Getting an Interview
Getting an Interview
Interviews for Top Jobs at Target
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3 people found this helpful
Senior Group Leader, Distribution Center Interview
I applied through a recruiter. The process took 6+ weeks - interviewed at Target in March 2012.
The process started out great, and through the first few steps my interest in the position grew significantly. The Target culture came through in every interaction. There are a few things that made this interview process very different, and in the end, determined that it was not the company for me.
For instance, no decisions are made on your own. There was no veering from the scripted interview questions and responses. Through interviews and conversations with eight different Target leaders -- every one was filling out a form. This included the leader of the Distribution Center. He basically had no autonomy to even ask his own questions at the end of the interview.
Target really focused on what a feedback-rich environment they are, at every step of the process. I continually received positive feedback every step along the way. We started salary discussions before my final interviews with Target executives in Minneapolis and continued those conversations after. When I say salary discussions, I mean down to the details of time off, sign-on bonus, "would you be willing to accept $x as a starting salary with $y as incentive comp?", when could you start, etc.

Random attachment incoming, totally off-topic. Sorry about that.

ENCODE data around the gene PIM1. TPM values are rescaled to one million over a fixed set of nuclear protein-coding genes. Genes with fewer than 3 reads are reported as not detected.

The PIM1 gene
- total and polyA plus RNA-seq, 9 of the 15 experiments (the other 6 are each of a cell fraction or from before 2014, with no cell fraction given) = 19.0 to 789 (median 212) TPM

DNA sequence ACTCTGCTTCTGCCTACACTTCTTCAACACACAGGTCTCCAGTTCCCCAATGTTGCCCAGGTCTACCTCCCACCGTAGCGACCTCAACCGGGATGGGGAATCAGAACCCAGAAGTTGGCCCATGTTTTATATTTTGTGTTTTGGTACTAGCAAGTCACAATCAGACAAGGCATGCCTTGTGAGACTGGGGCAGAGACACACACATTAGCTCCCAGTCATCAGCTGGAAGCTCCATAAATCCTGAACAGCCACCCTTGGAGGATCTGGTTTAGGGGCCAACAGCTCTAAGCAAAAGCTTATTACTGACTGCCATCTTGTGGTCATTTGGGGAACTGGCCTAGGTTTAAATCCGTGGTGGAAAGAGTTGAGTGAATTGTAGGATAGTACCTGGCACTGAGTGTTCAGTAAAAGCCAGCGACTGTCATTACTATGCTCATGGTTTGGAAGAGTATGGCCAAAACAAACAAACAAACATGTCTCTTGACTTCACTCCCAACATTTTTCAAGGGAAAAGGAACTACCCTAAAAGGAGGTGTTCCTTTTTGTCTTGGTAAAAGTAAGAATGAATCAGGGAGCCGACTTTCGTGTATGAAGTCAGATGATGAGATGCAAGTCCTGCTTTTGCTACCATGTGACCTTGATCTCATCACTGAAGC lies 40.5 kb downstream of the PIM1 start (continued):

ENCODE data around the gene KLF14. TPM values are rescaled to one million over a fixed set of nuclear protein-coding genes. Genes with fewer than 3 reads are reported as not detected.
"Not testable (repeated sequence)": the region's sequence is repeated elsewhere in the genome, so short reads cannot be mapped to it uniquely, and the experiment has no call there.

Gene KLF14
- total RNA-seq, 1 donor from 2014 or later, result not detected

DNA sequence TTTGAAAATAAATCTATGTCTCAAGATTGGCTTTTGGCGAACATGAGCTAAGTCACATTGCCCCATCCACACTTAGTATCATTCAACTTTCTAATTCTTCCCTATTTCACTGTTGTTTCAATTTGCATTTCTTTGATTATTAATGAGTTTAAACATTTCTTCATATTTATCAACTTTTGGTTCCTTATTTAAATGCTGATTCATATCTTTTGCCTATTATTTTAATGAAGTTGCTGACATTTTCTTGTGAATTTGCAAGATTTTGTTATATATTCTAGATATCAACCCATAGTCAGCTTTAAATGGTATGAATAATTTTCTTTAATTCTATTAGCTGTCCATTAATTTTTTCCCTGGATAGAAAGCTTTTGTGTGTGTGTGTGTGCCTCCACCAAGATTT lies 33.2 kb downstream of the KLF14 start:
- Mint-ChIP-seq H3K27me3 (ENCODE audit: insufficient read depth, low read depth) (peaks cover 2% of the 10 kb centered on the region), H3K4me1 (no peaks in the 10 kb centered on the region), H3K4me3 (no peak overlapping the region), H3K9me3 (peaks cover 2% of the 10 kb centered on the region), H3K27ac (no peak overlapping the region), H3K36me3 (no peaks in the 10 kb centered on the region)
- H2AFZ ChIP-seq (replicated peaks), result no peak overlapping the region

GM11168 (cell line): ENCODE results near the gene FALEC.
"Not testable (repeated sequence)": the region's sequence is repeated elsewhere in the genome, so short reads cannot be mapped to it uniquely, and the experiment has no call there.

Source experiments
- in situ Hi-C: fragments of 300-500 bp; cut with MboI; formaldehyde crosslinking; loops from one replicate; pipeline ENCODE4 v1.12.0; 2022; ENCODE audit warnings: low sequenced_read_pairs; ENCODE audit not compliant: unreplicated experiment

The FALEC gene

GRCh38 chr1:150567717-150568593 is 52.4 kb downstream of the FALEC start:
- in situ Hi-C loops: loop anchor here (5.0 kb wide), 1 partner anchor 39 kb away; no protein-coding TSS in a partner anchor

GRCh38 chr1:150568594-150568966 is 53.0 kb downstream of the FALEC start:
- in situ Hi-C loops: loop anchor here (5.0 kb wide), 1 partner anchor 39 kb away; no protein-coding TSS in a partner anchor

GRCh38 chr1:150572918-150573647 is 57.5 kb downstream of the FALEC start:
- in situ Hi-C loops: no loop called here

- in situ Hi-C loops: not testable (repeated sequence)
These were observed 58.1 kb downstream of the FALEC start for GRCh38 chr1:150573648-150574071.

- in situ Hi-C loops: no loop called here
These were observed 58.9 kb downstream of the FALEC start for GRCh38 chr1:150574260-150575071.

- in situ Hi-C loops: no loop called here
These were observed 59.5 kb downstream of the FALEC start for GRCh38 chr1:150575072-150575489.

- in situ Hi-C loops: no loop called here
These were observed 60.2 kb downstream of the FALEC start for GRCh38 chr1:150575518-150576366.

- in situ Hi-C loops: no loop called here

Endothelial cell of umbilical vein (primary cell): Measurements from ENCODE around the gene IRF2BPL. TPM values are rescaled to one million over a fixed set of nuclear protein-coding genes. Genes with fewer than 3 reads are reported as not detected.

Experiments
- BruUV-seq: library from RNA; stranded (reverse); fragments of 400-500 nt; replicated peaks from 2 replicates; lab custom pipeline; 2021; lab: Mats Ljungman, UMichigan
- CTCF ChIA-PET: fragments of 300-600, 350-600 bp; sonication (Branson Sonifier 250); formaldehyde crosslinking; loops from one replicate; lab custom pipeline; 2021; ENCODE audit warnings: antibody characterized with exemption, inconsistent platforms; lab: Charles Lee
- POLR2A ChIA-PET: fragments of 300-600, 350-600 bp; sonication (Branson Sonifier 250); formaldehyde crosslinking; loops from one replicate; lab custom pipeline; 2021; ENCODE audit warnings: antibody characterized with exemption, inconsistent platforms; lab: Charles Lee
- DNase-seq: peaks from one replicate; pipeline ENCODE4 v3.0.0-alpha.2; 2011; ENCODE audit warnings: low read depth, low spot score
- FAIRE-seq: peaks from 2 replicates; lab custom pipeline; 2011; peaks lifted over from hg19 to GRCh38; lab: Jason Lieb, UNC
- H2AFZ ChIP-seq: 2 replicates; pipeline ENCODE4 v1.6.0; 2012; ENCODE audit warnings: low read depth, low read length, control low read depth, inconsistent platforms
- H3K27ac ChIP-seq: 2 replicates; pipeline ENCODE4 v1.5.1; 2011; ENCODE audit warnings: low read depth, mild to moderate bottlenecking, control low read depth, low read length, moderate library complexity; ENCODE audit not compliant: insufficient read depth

Another interesting note is that they do no reference checks at Target. They believe so strongly in their own personality profile that your former experience makes no difference.
However, considerable time began to pass with no further communication. A full two weeks went by after the day I was told to expect an offer. Then, at the beginning of Memorial Day weekend, I got a 30-second call saying Target had decided not to move forward with me. There was no explanation, even when I asked what I could have done differently or better. I was then told that it was "against our policy" to share any insights with candidates.
The only thing I can imagine happened is that the senior level HR person did not like the way I answered something on my personality profile.
My experience with Target was very disappointing. In the end, it was the right thing for me not to get the job there. I would not have been happy in an environment where I am always required to follow scripts. I am not bitter about it, but I did learn not to believe in the Target brand, and I think that is too bad -- because I did.
I would just encourage everyone to be aware that there is so much decision-making by committee at Target that it can be very frustrating as a candidate and I am sure even more so in management at a Distribution Center. Consider strongly whether that is the culture you want before falling in love with the brand we all enjoy.
- They continually questioned on a situation where I failed and what I learned as a result. It's not that it was an upexpected question, but the number of times it came up with different wording through the multiple interviews was odd. View Answer